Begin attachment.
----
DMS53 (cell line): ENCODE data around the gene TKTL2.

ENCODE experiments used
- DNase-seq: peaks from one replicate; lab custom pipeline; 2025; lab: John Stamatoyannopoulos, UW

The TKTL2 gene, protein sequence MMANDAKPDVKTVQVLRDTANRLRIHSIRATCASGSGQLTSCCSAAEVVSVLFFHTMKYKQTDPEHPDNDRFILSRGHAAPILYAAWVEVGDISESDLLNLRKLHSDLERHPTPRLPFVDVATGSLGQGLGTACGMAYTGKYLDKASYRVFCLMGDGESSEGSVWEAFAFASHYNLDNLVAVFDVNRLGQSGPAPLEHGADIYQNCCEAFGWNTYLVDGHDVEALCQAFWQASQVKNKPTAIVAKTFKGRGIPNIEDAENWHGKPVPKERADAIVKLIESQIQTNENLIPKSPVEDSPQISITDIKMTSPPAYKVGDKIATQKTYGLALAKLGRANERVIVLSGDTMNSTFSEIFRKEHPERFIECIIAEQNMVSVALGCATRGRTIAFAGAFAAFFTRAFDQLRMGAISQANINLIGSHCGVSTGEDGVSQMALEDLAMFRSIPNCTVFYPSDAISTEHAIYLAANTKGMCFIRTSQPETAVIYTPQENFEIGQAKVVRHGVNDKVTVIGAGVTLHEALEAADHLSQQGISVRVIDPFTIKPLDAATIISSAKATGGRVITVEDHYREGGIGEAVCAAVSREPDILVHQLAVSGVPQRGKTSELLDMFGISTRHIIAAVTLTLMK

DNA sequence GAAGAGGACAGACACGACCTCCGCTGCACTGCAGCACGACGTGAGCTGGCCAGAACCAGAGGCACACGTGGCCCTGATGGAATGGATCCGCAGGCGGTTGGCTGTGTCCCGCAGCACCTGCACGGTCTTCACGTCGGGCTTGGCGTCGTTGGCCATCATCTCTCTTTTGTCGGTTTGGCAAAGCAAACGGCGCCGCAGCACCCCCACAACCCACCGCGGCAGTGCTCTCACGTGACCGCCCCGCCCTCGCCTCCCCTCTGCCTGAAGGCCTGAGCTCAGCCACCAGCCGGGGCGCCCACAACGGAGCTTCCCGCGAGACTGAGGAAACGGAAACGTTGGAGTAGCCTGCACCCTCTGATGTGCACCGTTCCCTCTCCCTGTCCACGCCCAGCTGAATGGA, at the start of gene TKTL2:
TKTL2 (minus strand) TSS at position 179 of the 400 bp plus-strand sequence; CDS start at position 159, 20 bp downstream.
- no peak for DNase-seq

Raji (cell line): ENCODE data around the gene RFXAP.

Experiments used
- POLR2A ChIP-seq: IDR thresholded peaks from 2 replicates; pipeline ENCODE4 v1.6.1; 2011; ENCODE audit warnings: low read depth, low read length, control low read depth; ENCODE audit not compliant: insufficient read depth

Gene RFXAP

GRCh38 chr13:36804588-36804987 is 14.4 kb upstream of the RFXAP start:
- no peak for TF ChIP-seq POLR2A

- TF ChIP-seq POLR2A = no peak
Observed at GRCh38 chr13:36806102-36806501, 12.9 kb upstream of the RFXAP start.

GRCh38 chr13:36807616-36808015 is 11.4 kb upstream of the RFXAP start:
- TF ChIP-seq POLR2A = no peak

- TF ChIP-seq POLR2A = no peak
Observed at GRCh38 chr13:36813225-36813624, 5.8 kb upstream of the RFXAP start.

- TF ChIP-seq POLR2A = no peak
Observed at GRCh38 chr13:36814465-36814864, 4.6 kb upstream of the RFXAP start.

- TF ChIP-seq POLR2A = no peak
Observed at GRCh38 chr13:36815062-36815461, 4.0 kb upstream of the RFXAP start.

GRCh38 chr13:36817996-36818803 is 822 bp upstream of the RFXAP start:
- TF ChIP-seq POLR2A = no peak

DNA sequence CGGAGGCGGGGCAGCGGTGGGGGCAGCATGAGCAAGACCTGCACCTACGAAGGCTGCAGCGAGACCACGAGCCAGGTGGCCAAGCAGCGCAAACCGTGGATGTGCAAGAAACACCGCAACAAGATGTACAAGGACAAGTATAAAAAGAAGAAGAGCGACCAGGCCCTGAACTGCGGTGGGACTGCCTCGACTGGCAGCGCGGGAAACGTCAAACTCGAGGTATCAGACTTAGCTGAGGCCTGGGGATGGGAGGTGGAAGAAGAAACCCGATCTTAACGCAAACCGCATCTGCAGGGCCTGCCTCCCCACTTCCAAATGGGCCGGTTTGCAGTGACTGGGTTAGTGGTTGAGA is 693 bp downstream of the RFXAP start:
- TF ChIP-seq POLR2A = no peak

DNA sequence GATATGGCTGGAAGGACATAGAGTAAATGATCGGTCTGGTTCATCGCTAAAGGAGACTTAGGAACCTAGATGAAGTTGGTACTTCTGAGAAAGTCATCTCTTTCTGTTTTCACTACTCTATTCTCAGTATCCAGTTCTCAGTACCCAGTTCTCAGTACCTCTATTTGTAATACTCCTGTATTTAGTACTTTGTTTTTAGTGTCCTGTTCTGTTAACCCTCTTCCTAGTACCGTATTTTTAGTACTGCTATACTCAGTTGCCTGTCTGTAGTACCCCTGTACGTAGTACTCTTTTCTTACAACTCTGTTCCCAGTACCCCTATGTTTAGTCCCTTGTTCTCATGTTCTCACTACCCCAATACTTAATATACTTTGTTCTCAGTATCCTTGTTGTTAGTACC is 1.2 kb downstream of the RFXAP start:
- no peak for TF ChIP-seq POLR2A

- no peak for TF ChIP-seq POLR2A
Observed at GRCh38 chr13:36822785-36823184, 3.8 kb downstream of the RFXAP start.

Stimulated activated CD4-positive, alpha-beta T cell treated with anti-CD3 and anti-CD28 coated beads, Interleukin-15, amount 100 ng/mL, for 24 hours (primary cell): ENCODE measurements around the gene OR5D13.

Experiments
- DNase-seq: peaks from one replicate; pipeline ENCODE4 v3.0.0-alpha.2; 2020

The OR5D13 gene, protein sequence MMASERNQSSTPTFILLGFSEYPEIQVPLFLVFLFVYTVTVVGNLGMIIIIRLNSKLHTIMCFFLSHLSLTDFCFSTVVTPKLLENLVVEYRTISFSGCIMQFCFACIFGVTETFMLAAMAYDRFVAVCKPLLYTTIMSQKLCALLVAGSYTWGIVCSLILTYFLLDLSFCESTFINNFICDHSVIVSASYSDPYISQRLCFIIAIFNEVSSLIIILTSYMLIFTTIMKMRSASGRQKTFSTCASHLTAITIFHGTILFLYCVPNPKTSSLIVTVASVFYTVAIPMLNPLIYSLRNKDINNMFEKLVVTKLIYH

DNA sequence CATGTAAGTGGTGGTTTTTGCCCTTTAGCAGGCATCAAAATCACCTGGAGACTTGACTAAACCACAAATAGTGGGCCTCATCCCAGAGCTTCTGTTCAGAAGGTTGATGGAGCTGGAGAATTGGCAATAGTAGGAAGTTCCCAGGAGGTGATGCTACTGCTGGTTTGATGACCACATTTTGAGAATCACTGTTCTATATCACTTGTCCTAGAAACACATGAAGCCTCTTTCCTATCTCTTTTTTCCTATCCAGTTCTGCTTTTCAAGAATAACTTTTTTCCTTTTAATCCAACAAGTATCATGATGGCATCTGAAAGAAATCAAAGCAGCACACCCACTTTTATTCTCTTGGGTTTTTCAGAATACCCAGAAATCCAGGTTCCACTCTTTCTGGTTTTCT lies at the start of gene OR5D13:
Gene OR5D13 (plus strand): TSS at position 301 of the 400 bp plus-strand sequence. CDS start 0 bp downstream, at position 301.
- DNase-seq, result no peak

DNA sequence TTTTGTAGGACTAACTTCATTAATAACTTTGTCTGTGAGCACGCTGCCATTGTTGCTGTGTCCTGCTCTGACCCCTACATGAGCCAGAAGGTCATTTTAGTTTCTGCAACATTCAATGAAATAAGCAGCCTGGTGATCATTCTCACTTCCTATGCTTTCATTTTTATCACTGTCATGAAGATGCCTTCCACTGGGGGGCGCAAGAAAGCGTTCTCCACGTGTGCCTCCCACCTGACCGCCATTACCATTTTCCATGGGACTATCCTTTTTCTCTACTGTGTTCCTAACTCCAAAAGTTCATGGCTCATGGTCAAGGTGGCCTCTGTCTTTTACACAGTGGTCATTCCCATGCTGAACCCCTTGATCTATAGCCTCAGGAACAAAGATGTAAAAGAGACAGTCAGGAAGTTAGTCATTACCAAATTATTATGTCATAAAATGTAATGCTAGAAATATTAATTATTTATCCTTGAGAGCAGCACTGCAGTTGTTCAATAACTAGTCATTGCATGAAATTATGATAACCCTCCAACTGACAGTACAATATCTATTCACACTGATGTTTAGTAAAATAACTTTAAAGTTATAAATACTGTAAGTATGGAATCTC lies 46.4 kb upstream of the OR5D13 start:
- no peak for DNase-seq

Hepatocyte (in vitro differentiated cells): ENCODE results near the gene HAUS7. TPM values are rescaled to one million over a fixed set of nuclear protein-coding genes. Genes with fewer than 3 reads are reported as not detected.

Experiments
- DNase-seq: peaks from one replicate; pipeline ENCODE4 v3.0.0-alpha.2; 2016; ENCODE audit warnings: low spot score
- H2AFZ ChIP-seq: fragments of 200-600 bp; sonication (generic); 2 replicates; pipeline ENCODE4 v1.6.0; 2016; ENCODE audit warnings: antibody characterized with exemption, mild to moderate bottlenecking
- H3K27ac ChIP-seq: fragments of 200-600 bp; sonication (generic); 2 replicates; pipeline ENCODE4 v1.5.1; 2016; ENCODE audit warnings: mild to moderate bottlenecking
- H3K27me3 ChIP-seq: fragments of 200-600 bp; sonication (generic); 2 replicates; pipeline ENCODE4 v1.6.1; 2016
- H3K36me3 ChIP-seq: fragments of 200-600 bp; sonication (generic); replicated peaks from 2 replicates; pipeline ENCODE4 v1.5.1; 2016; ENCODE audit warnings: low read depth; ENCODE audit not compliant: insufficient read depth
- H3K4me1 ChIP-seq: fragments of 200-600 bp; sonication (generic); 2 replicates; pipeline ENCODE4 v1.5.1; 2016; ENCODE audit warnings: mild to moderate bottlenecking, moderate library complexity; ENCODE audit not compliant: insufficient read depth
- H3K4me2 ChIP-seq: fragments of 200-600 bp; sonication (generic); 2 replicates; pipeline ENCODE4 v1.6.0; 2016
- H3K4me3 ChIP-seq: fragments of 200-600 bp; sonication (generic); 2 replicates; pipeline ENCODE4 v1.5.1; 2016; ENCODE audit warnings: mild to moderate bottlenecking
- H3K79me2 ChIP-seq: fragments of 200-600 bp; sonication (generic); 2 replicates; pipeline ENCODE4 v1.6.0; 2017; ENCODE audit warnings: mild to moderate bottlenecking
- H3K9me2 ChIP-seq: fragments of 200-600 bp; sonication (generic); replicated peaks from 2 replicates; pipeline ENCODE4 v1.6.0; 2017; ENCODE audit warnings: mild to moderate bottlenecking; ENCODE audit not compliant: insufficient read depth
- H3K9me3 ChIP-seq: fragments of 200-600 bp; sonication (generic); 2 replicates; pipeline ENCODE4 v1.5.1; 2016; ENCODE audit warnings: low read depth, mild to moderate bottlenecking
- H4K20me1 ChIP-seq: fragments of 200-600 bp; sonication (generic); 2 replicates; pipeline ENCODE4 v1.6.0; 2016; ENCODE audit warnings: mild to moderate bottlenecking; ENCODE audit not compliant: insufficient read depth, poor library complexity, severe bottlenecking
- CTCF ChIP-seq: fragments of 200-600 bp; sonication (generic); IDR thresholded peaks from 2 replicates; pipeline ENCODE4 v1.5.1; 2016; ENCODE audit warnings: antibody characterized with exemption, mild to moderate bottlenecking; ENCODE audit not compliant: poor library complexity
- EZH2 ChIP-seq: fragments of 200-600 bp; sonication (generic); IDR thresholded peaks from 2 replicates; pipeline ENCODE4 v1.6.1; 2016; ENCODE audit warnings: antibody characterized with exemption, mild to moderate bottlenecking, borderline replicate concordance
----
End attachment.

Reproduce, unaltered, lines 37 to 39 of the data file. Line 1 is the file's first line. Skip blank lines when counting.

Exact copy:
Gene OR5D13 (plus strand): TSS at position 301 of the 400 bp plus-strand sequence. CDS start 0 bp downstream, at position 301.
- DNase-seq, result no peak

DNA sequence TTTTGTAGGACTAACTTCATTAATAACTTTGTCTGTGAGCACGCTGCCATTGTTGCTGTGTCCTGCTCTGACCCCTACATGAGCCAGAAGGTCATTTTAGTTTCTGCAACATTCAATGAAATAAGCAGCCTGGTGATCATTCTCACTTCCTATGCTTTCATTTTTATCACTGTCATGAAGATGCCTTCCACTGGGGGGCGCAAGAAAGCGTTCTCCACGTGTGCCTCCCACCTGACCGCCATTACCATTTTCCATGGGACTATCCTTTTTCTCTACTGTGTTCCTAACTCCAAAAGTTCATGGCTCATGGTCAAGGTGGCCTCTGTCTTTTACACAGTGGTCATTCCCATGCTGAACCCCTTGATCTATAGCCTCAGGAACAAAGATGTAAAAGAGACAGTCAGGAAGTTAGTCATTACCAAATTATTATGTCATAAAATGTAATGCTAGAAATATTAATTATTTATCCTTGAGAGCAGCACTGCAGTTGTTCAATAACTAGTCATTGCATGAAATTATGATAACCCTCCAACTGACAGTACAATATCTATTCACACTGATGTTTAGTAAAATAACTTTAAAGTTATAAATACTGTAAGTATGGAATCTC lies 46.4 kb upstream of the OR5D13 start: